The Richmond Register

Local News

May 1, 2013

'Obamacare’ brings tax credits, health exchange options to small businesses

Affordable Care Act

RICHMOND — The biggest changes brought by the Affordable Care Act go into effect Jan. 1, and many Americans, especially small business owners, do not know exactly how the bill will change employee healthcare.

Ragan Hunt, executive director of the Kentucky Voices for Health, presented a workshop Monday at the Madison County Extension Office on the ACA and what it means for Kentucky small businesses.

The dozen people that were present peppered Hunt with questions about tax credits, requirements on offering health insurance and how the bill’s initiatives are being funded.

Hunt admitted that the long-term affects of many of the bill’s stipulations are still unknown and won’t be determined until the ACA has been implemented. However, federal and state governments hope that under the ACA, more small business owners, their employees and the self-employed will be able to access affordable health insurance plans.



Small business tax credits

The ACA defines small businesses as those with fewer than 50 full-time employees and pay average annual wages of $50,000 or less, Hunt said.

Small businesses are not required to offer health insurance to their employees and will not be fined for this choice, Hunt said.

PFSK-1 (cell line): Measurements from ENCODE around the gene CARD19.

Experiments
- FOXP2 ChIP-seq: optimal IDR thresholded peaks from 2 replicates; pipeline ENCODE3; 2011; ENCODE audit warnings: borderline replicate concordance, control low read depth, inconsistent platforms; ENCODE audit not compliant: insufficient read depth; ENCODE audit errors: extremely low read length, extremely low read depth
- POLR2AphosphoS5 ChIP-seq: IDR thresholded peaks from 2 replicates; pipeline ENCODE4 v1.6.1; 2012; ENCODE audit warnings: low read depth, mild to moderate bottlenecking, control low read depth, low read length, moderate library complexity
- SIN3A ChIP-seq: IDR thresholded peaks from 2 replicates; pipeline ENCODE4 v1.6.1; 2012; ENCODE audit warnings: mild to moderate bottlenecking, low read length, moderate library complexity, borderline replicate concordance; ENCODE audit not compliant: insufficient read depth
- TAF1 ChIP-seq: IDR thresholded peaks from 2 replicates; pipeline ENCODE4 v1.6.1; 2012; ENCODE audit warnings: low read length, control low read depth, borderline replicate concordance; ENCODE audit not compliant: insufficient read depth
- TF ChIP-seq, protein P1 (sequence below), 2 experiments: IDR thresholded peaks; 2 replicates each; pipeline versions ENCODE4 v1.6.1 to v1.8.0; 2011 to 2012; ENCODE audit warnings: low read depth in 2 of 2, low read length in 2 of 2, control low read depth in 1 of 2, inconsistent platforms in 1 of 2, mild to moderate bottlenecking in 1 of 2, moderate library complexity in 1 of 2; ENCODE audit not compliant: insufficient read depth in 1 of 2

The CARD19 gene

However, businesses that employ 25 or fewer full-time workers are eligible for tax credits if the owners offer health insurance to workers. The credits can equal up to 50 percent of a business’s portion of the premium.

In order to be eligible for the tax credits, the business must pay at least 50 percent of the premium cost for employees, Hunt said.

Businesses can actually start claiming this credit in their 2013 taxes for up to 35 percent of employers’ portion of the health insurance premiums for employees.

Statistics from 2011 reveal that two out of five businesses in the nation will qualify for these tax credits, Hunt said.  This could affect 19.3 million employees and possibly provide $15.4 billion in tax credits to small businesses.

Currently 60.4 percent of small business employees have health insurance, but a study by the Rand Institute found that the ACA may be able to expand health insurance to 85 percent of these employees.

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